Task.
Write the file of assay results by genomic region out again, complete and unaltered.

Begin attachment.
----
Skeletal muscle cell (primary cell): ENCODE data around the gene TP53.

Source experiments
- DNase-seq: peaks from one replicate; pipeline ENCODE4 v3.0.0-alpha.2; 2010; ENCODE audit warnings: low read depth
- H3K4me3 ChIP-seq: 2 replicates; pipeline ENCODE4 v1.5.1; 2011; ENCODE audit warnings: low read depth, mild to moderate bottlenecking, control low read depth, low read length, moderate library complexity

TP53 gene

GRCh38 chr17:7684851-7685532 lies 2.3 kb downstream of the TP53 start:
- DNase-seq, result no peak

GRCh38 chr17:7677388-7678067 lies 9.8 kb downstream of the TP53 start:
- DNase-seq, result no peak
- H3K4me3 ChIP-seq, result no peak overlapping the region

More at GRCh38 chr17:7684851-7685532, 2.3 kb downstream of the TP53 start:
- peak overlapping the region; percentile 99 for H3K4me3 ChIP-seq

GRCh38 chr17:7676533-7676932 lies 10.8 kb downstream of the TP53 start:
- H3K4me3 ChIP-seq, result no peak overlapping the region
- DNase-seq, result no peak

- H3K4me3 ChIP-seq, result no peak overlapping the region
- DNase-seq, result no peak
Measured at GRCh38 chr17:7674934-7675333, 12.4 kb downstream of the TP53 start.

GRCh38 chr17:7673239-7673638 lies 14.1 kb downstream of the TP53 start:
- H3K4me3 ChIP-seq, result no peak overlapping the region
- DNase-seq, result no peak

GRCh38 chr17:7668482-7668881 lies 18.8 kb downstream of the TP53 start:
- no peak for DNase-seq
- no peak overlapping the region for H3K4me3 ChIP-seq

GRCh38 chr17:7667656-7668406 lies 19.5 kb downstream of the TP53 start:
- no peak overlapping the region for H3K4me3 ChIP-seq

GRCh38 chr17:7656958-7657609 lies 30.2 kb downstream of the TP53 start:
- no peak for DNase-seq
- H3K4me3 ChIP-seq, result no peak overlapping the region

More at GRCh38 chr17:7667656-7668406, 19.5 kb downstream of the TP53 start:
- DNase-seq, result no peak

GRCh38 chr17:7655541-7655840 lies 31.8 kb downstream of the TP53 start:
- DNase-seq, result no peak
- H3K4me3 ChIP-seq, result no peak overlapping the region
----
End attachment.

Skeletal muscle cell (primary cell): ENCODE data around the gene TP53.

Source experiments
- DNase-seq: peaks from one replicate; pipeline ENCODE4 v3.0.0-alpha.2; 2010; ENCODE audit warnings: low read depth
- H3K4me3 ChIP-seq: 2 replicates; pipeline ENCODE4 v1.5.1; 2011; ENCODE audit warnings: low read depth, mild to moderate bottlenecking, control low read depth, low read length, moderate library complexity

TP53 gene

GRCh38 chr17:7684851-7685532 lies 2.3 kb downstream of the TP53 start:
- DNase-seq, result no peak

GRCh38 chr17:7677388-7678067 lies 9.8 kb downstream of the TP53 start:
- DNase-seq, result no peak
- H3K4me3 ChIP-seq, result no peak overlapping the region

More at GRCh38 chr17:7684851-7685532, 2.3 kb downstream of the TP53 start:
- peak overlapping the region; percentile 99 for H3K4me3 ChIP-seq

GRCh38 chr17:7676533-7676932 lies 10.8 kb downstream of the TP53 start:
- H3K4me3 ChIP-seq, result no peak overlapping the region
- DNase-seq, result no peak

- H3K4me3 ChIP-seq, result no peak overlapping the region
- DNase-seq, result no peak
Measured at GRCh38 chr17:7674934-7675333, 12.4 kb downstream of the TP53 start.

GRCh38 chr17:7673239-7673638 lies 14.1 kb downstream of the TP53 start:
- H3K4me3 ChIP-seq, result no peak overlapping the region
- DNase-seq, result no peak

GRCh38 chr17:7668482-7668881 lies 18.8 kb downstream of the TP53 start:
- no peak for DNase-seq
- no peak overlapping the region for H3K4me3 ChIP-seq

GRCh38 chr17:7667656-7668406 lies 19.5 kb downstream of the TP53 start:
- no peak overlapping the region for H3K4me3 ChIP-seq

GRCh38 chr17:7656958-7657609 lies 30.2 kb downstream of the TP53 start:
- no peak for DNase-seq
- H3K4me3 ChIP-seq, result no peak overlapping the region

More at GRCh38 chr17:7667656-7668406, 19.5 kb downstream of the TP53 start:
- DNase-seq, result no peak

GRCh38 chr17:7655541-7655840 lies 31.8 kb downstream of the TP53 start:
- DNase-seq, result no peak
- H3K4me3 ChIP-seq, result no peak overlapping the region